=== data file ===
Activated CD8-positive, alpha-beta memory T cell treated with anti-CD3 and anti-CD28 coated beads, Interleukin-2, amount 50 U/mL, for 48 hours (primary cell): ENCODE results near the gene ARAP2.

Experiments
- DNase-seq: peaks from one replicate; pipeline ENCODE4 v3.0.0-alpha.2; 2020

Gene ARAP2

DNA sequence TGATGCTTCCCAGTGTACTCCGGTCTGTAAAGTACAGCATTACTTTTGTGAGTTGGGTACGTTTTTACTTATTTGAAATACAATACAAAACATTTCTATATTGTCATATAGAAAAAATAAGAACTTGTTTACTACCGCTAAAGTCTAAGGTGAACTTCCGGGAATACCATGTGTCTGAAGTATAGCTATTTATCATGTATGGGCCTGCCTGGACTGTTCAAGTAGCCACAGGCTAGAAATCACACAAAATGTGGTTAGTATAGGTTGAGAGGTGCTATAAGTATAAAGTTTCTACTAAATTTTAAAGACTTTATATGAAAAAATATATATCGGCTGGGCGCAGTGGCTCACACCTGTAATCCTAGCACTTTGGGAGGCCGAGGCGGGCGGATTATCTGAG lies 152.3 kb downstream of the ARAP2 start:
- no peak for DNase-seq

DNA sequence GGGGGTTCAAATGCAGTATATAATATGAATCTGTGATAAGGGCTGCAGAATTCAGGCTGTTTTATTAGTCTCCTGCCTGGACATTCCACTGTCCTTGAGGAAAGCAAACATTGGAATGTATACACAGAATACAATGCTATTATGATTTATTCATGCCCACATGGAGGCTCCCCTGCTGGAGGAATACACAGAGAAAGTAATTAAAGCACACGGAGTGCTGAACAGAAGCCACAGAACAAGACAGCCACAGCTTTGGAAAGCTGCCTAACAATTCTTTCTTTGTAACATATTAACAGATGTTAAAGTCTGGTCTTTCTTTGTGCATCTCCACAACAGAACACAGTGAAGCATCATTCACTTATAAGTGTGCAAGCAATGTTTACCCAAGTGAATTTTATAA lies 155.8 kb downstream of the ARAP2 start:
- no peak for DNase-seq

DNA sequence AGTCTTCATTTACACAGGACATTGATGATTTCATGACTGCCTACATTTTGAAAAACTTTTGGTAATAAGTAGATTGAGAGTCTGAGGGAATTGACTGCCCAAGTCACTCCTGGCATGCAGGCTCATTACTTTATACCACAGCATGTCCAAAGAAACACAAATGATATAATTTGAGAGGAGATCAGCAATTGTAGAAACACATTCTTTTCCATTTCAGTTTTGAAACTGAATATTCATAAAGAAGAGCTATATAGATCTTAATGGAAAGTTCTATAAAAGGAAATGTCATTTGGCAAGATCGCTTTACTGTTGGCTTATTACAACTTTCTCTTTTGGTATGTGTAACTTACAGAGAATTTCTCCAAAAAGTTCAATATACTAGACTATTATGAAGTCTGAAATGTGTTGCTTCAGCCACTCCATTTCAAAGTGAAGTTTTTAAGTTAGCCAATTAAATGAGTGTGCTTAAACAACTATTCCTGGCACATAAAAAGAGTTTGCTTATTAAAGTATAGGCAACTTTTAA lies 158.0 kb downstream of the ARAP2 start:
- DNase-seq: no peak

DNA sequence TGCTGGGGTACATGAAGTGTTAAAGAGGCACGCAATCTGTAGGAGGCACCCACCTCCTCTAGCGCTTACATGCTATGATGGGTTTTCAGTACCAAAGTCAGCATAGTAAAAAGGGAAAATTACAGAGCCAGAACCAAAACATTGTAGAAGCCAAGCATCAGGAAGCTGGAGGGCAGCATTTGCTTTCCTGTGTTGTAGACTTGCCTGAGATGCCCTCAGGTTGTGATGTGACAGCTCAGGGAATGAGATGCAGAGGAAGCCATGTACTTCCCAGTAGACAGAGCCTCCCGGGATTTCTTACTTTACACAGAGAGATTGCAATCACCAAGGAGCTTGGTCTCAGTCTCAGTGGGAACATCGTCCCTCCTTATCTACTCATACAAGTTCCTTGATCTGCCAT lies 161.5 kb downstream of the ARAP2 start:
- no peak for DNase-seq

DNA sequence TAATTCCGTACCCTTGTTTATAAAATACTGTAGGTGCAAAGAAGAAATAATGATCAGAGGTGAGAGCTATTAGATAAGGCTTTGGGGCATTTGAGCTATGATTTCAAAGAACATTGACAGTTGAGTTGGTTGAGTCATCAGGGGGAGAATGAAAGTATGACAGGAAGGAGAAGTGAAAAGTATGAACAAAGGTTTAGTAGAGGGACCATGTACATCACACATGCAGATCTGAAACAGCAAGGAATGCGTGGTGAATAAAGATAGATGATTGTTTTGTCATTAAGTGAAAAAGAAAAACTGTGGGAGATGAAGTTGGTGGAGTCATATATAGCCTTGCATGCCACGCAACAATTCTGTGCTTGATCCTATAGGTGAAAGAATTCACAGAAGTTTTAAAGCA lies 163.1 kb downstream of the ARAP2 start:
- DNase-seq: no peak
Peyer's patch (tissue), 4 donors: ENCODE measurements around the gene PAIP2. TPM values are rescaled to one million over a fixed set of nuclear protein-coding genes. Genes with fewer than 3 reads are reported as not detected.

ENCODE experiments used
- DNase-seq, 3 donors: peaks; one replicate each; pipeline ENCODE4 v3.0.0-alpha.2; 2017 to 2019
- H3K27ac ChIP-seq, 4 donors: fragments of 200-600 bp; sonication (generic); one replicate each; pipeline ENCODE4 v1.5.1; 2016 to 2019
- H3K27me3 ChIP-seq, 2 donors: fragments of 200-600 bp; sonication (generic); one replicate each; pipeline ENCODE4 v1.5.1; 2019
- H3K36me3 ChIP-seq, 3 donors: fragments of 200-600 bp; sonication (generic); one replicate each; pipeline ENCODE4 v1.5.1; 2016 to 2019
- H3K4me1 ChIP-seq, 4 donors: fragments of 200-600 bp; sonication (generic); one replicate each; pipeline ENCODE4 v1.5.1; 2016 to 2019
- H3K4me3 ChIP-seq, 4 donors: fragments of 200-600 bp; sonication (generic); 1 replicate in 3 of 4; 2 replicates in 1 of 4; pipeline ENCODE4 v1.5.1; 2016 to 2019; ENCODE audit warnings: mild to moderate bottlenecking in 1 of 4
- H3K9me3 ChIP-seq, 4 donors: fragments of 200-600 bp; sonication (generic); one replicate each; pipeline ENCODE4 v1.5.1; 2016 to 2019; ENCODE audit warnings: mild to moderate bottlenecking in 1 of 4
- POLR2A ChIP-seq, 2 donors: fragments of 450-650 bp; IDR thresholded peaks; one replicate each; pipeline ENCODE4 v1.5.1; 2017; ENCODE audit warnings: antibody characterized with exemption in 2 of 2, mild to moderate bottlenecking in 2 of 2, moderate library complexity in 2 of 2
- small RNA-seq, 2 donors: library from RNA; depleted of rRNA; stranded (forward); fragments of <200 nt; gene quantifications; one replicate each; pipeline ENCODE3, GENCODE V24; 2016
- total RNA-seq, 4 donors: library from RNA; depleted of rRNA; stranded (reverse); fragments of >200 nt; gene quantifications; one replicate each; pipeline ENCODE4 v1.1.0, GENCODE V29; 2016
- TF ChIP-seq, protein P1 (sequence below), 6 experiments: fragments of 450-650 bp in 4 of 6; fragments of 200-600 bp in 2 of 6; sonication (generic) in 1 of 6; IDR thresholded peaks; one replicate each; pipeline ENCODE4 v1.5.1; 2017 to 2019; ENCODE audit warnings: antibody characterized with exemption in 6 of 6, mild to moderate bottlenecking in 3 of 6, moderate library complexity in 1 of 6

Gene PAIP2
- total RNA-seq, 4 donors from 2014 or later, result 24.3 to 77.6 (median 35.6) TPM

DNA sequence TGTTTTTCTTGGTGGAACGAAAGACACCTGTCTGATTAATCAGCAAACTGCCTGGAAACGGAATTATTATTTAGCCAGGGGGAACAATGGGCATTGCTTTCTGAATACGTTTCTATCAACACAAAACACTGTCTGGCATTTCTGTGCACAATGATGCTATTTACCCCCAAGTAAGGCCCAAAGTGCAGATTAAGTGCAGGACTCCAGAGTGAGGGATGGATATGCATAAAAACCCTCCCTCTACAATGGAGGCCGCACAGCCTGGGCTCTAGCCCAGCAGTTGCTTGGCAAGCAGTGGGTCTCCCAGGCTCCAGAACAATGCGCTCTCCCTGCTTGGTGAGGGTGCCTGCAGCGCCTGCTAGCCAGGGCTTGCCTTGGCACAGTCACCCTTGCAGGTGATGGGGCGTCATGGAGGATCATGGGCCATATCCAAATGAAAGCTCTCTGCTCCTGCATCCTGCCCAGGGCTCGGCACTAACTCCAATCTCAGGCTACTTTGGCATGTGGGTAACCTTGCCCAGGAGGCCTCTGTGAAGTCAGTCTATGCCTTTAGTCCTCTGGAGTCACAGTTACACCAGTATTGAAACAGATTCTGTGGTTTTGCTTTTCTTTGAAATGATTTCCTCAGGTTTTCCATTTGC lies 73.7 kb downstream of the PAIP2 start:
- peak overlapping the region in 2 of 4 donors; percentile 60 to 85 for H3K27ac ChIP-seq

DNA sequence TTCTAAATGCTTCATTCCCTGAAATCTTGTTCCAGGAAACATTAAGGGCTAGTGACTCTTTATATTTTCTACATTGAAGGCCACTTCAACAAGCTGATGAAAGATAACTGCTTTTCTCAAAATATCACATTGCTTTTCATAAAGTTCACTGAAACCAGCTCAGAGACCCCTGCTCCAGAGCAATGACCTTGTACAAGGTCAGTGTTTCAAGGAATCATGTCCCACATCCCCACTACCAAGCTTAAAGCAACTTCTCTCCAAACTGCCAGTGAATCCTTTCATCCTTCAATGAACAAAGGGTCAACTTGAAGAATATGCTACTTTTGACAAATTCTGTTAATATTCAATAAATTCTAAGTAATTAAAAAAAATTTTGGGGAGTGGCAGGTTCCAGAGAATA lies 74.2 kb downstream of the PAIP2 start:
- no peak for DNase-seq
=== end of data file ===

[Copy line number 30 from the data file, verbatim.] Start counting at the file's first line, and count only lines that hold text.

DNA sequence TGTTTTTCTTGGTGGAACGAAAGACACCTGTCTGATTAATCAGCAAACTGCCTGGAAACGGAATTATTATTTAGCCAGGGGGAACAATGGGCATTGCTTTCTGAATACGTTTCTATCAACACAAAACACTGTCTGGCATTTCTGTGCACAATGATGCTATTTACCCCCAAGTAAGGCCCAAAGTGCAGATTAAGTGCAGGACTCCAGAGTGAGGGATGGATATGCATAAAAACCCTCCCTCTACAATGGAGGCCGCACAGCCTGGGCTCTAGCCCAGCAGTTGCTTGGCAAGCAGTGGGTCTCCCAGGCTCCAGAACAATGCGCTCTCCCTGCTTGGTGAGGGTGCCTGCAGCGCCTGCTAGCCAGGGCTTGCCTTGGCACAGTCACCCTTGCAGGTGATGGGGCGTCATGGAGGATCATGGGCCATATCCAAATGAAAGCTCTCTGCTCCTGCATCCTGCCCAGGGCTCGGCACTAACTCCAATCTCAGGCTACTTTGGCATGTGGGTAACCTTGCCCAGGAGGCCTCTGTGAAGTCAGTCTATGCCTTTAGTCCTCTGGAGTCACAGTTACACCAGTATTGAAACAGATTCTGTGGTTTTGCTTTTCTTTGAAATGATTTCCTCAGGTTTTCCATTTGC lies 73.7 kb downstream of the PAIP2 start: